Is Advertising the Right Promotional Tool for your Business?

In the 1970’s a British umbrella manufacturer began a series of expensive television advertisements.  The company was suffering at the hands of cheap imported umbrellas from the far east.  The television advertisements stressed the durability and long life of the British umbrellas compared to their less robust eastern alternatives.  The campaign was a complete failure.  It cost the company millions but sales continued to fall.  In fact, the promotion was so expensive it almost wiped the British manufacturer out.

The umbrella manufacturer went to TV advertising in panic.  They did not properly consider their customer base, the message, or whether television advertising was the most appropriate use of funds.  At the time TV advertising was an expensive method of promotion and the umbrella manufacturer may have seen better results in using PR, print media, personal selling and other promotional methods.

The aims of the promotion were not properly defined and no appropriate targets for the promotion were defined.

It is important that when considering the promotional elements of a marketing mix that communications activity is integrated.  All forms of promotion must be Consistent, Clear and Compelling.

Marketers refer to a communications mix.  Promotional activity should be looked at as a whole not as individual processes.  A marketing communications mix may well be made up of:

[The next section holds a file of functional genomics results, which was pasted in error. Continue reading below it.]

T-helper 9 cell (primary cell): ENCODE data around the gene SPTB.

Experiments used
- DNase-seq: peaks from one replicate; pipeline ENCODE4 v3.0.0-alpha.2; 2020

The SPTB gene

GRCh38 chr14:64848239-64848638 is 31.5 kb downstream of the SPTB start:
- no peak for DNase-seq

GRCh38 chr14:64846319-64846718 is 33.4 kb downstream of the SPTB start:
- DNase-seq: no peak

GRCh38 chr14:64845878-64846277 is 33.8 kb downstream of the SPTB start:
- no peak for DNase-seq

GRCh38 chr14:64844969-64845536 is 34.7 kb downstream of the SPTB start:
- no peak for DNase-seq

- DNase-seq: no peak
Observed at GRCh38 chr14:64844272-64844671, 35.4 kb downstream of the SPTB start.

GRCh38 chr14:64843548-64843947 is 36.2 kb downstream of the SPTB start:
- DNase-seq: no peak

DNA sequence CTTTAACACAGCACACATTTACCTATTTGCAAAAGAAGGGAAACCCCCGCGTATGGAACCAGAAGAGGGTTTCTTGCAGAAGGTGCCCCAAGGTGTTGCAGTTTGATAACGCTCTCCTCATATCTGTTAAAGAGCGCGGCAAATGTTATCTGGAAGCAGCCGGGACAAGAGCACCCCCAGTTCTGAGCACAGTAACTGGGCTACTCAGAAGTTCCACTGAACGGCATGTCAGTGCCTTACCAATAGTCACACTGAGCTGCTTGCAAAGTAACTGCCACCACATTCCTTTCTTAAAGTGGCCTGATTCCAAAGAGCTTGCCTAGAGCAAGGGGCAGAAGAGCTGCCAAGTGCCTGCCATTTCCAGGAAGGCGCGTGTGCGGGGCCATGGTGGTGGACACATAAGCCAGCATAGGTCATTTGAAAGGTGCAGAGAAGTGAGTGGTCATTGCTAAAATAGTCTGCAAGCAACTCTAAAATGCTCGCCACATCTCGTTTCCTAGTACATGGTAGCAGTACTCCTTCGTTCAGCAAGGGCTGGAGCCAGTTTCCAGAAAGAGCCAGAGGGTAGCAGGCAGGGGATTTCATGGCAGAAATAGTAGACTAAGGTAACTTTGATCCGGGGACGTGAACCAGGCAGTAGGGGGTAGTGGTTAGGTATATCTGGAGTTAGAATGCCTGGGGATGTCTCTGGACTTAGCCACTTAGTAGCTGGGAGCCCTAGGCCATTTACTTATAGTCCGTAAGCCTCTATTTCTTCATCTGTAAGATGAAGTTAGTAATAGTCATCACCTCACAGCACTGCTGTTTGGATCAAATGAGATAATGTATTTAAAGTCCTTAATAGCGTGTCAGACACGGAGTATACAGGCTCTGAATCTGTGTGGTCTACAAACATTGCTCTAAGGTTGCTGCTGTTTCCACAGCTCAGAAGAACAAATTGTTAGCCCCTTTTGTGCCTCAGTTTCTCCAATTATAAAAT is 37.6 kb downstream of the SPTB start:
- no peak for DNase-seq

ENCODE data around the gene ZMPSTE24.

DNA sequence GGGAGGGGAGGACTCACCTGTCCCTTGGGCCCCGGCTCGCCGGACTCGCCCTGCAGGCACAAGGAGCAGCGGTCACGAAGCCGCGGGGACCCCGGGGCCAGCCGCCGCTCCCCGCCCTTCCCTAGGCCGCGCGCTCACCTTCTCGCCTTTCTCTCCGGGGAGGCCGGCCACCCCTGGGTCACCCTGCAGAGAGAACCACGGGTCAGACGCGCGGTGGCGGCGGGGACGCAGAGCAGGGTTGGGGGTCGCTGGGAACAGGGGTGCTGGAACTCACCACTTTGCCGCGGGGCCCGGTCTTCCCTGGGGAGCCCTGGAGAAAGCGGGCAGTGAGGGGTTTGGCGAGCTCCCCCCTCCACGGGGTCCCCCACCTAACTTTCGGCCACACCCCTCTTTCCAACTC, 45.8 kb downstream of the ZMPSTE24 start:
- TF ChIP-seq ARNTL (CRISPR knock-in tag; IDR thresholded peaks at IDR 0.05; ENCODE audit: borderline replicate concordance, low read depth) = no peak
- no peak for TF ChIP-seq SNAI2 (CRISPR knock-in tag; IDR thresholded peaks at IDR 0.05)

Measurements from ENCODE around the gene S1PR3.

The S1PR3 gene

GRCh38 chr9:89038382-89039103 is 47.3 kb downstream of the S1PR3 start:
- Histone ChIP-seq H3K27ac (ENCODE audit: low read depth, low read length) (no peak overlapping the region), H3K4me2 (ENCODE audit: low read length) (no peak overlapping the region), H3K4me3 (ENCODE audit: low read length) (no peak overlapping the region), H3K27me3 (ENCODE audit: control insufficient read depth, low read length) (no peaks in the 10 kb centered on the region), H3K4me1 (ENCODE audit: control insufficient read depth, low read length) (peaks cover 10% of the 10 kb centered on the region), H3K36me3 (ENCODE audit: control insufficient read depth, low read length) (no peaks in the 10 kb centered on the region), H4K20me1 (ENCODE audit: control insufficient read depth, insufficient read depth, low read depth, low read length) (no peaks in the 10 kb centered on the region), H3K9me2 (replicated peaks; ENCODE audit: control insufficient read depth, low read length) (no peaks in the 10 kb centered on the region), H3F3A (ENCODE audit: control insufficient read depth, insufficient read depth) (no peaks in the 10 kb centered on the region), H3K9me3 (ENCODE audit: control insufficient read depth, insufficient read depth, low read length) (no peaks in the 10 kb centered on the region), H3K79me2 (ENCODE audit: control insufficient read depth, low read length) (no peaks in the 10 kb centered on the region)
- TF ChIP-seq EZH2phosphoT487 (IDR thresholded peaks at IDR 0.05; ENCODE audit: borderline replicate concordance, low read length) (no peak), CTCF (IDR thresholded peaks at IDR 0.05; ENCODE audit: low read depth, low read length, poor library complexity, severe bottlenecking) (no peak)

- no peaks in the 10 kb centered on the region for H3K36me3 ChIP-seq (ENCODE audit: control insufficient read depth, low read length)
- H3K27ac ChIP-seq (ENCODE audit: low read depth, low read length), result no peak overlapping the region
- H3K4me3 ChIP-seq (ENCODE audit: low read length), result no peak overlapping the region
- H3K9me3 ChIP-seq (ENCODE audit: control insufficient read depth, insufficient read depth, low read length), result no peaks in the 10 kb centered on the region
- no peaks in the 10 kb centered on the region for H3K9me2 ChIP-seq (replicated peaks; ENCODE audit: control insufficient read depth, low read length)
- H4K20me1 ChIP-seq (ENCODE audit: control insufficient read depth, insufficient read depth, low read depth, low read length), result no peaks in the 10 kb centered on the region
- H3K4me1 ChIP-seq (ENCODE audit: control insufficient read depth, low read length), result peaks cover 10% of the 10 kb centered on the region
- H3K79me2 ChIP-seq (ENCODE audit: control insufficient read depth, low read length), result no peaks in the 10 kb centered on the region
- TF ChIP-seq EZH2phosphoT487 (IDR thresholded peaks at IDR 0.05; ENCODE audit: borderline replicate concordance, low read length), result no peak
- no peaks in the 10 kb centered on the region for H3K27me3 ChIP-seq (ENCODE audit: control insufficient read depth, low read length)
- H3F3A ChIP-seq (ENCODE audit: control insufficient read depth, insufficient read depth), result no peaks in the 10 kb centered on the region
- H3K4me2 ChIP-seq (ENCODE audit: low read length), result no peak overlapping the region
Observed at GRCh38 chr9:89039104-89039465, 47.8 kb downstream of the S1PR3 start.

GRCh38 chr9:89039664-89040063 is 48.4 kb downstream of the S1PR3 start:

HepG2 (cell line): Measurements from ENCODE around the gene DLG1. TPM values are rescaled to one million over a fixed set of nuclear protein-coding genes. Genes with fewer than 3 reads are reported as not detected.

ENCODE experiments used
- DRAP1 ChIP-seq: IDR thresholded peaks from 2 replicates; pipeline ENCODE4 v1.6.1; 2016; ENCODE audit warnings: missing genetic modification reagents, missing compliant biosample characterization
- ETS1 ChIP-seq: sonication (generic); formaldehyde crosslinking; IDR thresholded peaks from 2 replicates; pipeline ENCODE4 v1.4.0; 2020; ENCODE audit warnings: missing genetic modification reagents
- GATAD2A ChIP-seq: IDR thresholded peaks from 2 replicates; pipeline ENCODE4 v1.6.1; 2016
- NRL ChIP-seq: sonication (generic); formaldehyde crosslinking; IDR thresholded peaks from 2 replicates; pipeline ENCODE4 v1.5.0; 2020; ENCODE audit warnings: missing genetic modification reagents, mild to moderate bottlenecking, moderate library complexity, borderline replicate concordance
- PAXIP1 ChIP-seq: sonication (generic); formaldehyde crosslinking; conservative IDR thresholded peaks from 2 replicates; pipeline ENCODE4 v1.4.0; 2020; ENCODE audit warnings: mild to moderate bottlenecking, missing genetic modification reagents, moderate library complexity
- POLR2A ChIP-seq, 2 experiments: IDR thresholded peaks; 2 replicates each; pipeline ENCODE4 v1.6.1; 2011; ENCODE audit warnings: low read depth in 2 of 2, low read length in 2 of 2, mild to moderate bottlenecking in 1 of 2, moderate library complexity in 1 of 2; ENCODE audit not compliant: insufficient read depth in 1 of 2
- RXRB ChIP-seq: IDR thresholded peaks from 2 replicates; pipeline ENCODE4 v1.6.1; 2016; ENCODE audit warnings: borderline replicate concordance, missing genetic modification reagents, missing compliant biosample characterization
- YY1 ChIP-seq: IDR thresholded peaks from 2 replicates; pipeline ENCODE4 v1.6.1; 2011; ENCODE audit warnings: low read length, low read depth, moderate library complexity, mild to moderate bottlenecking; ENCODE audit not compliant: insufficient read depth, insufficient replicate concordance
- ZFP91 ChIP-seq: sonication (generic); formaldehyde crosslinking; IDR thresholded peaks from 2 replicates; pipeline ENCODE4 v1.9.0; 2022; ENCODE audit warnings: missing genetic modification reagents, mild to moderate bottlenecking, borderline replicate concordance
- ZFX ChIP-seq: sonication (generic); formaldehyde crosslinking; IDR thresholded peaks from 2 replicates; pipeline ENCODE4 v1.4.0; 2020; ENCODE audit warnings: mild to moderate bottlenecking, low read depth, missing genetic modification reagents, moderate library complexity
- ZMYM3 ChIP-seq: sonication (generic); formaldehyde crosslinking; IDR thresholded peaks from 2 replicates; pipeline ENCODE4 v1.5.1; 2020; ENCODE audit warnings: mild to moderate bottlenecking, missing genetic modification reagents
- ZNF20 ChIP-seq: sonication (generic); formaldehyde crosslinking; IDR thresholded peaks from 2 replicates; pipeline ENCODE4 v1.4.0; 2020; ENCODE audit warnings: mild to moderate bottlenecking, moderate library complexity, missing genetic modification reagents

• Advertising – non-personal presentations via a wide range of media from print to digital
  • Sales Promotion – use of discount tokens, short term promotions such as BOGOFs and free samples
  • Personal Selling – Use of sales representatives to visit consumers and retailers
  • Public Relations – use of press releases and events to promote products/brands
  • Direct Marketing – through mailshots, telephone and email
  • Sponsorship – of events, sports teams and now even stadia (the Principality stadium, BT Murrayfield, The Aviva Stadium, the Ricoh arena, etc.)
  • Social media – Blogs, Vlogs, Facebook, Twitter, etc.

In the case of the umbrella company a better strategy may have been to look at means of promotion other than television advertising.

Take Ugg boots as an example.  Ugg do very little, if any television advertising.  Instead they promote there products through the use of social media, fashion magazines, celebrity endorsements, brand fans, in-store promotions and display prominence.

Ugg use sales agents to promote their products to retailiers.  They have a cohort of bloggers affiliated to their brand (the bloggers discuss a range of topics including music, film or fashion and are not restricted to talking about Ugg products).  Ugg use social media and encourage brand fans.  Fans can get discounts for introducing friends and they can even get work experience at Ugg.

Traditional advertising media might not be the best option for your business.  When considering promotional activity:

  • Identify and understand your target audience
  • Carefully define the intended outcomes of the promotional activity
    • are you trying to stimulate trial
    • to position products in the minds of customers
    • to correct misconceptions;
    • to remind customers of your products or to reinforce the product in their minds
    • to support your sales force

Philmus Consulting can help your business to develop a suitable promotional mix and achieve a promotional strategy which is the best fit for your market and your business.